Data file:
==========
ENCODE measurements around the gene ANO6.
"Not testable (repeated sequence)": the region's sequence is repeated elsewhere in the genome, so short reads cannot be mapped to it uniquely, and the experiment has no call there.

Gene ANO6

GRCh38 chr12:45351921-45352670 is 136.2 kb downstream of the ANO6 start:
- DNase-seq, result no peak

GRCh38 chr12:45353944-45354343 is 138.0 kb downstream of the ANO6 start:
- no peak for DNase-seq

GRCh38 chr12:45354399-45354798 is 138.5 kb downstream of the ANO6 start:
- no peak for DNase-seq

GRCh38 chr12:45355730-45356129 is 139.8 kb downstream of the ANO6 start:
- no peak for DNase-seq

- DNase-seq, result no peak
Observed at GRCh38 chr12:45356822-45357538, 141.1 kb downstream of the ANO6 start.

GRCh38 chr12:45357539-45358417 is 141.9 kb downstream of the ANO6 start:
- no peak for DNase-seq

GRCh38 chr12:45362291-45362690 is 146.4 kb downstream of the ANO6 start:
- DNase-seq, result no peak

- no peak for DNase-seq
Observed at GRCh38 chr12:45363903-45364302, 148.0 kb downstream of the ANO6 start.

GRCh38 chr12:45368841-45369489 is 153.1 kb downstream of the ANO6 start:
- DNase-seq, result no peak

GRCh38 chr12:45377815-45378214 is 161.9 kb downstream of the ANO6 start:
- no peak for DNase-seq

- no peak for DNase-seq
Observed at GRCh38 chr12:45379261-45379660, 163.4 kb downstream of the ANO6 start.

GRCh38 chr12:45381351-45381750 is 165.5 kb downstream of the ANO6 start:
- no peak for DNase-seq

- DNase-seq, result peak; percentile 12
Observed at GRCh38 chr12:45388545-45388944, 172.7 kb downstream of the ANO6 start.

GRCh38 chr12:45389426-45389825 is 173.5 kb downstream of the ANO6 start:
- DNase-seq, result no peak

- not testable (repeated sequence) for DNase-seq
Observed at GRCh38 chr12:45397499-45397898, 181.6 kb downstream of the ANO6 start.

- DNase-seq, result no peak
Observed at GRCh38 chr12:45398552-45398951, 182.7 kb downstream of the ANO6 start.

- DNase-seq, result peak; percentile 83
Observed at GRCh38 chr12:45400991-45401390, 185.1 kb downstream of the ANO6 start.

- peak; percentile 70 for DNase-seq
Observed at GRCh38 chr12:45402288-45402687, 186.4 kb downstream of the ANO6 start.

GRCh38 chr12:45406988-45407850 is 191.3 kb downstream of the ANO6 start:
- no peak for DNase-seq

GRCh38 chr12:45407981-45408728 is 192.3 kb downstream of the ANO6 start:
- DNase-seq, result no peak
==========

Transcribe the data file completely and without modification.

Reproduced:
ENCODE measurements around the gene ANO6.
"Not testable (repeated sequence)": the region's sequence is repeated elsewhere in the genome, so short reads cannot be mapped to it uniquely, and the experiment has no call there.

Gene ANO6

GRCh38 chr12:45351921-45352670 is 136.2 kb downstream of the ANO6 start:
- DNase-seq, result no peak

GRCh38 chr12:45353944-45354343 is 138.0 kb downstream of the ANO6 start:
- no peak for DNase-seq

GRCh38 chr12:45354399-45354798 is 138.5 kb downstream of the ANO6 start:
- no peak for DNase-seq

GRCh38 chr12:45355730-45356129 is 139.8 kb downstream of the ANO6 start:
- no peak for DNase-seq

- DNase-seq, result no peak
Observed at GRCh38 chr12:45356822-45357538, 141.1 kb downstream of the ANO6 start.

GRCh38 chr12:45357539-45358417 is 141.9 kb downstream of the ANO6 start:
- no peak for DNase-seq

GRCh38 chr12:45362291-45362690 is 146.4 kb downstream of the ANO6 start:
- DNase-seq, result no peak

- no peak for DNase-seq
Observed at GRCh38 chr12:45363903-45364302, 148.0 kb downstream of the ANO6 start.

GRCh38 chr12:45368841-45369489 is 153.1 kb downstream of the ANO6 start:
- DNase-seq, result no peak

GRCh38 chr12:45377815-45378214 is 161.9 kb downstream of the ANO6 start:
- no peak for DNase-seq

- no peak for DNase-seq
Observed at GRCh38 chr12:45379261-45379660, 163.4 kb downstream of the ANO6 start.

GRCh38 chr12:45381351-45381750 is 165.5 kb downstream of the ANO6 start:
- no peak for DNase-seq

- DNase-seq, result peak; percentile 12
Observed at GRCh38 chr12:45388545-45388944, 172.7 kb downstream of the ANO6 start.

GRCh38 chr12:45389426-45389825 is 173.5 kb downstream of the ANO6 start:
- DNase-seq, result no peak

- not testable (repeated sequence) for DNase-seq
Observed at GRCh38 chr12:45397499-45397898, 181.6 kb downstream of the ANO6 start.

- DNase-seq, result no peak
Observed at GRCh38 chr12:45398552-45398951, 182.7 kb downstream of the ANO6 start.

- DNase-seq, result peak; percentile 83
Observed at GRCh38 chr12:45400991-45401390, 185.1 kb downstream of the ANO6 start.

- peak; percentile 70 for DNase-seq
Observed at GRCh38 chr12:45402288-45402687, 186.4 kb downstream of the ANO6 start.

GRCh38 chr12:45406988-45407850 is 191.3 kb downstream of the ANO6 start:
- no peak for DNase-seq

GRCh38 chr12:45407981-45408728 is 192.3 kb downstream of the ANO6 start:
- DNase-seq, result no peak